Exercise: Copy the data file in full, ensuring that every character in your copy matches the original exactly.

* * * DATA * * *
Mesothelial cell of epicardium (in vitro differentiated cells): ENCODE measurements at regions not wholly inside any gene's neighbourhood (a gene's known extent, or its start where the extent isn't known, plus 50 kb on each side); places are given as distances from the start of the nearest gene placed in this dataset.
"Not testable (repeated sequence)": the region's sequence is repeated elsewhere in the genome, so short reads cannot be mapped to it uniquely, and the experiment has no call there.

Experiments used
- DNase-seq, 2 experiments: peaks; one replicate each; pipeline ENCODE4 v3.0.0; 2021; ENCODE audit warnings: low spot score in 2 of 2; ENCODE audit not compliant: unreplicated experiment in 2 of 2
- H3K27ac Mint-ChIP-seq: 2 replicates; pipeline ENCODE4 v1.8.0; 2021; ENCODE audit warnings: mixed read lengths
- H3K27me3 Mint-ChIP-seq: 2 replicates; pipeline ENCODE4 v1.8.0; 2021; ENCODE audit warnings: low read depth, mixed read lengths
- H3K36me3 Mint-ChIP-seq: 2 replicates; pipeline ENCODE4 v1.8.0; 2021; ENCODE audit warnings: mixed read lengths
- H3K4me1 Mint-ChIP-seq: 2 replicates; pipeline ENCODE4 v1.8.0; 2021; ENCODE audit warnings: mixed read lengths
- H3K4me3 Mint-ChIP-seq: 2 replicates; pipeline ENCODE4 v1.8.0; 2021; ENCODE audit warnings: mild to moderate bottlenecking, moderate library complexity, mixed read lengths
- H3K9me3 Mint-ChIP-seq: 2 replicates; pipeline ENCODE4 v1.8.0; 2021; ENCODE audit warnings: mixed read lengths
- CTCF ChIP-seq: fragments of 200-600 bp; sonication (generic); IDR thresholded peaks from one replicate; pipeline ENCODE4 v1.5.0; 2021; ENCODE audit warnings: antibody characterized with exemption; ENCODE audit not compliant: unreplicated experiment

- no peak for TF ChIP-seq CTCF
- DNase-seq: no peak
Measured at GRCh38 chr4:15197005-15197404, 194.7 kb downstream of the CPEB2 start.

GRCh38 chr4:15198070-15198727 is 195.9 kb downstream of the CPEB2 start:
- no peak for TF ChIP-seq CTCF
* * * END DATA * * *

Mesothelial cell of epicardium (in vitro differentiated cells): ENCODE measurements at regions not wholly inside any gene's neighbourhood (a gene's known extent, or its start where the extent isn't known, plus 50 kb on each side); places are given as distances from the start of the nearest gene placed in this dataset.
"Not testable (repeated sequence)": the region's sequence is repeated elsewhere in the genome, so short reads cannot be mapped to it uniquely, and the experiment has no call there.

Experiments used
- DNase-seq, 2 experiments: peaks; one replicate each; pipeline ENCODE4 v3.0.0; 2021; ENCODE audit warnings: low spot score in 2 of 2; ENCODE audit not compliant: unreplicated experiment in 2 of 2
- H3K27ac Mint-ChIP-seq: 2 replicates; pipeline ENCODE4 v1.8.0; 2021; ENCODE audit warnings: mixed read lengths
- H3K27me3 Mint-ChIP-seq: 2 replicates; pipeline ENCODE4 v1.8.0; 2021; ENCODE audit warnings: low read depth, mixed read lengths
- H3K36me3 Mint-ChIP-seq: 2 replicates; pipeline ENCODE4 v1.8.0; 2021; ENCODE audit warnings: mixed read lengths
- H3K4me1 Mint-ChIP-seq: 2 replicates; pipeline ENCODE4 v1.8.0; 2021; ENCODE audit warnings: mixed read lengths
- H3K4me3 Mint-ChIP-seq: 2 replicates; pipeline ENCODE4 v1.8.0; 2021; ENCODE audit warnings: mild to moderate bottlenecking, moderate library complexity, mixed read lengths
- H3K9me3 Mint-ChIP-seq: 2 replicates; pipeline ENCODE4 v1.8.0; 2021; ENCODE audit warnings: mixed read lengths
- CTCF ChIP-seq: fragments of 200-600 bp; sonication (generic); IDR thresholded peaks from one replicate; pipeline ENCODE4 v1.5.0; 2021; ENCODE audit warnings: antibody characterized with exemption; ENCODE audit not compliant: unreplicated experiment

- no peak for TF ChIP-seq CTCF
- DNase-seq: no peak
Measured at GRCh38 chr4:15197005-15197404, 194.7 kb downstream of the CPEB2 start.

GRCh38 chr4:15198070-15198727 is 195.9 kb downstream of the CPEB2 start:
- no peak for TF ChIP-seq CTCF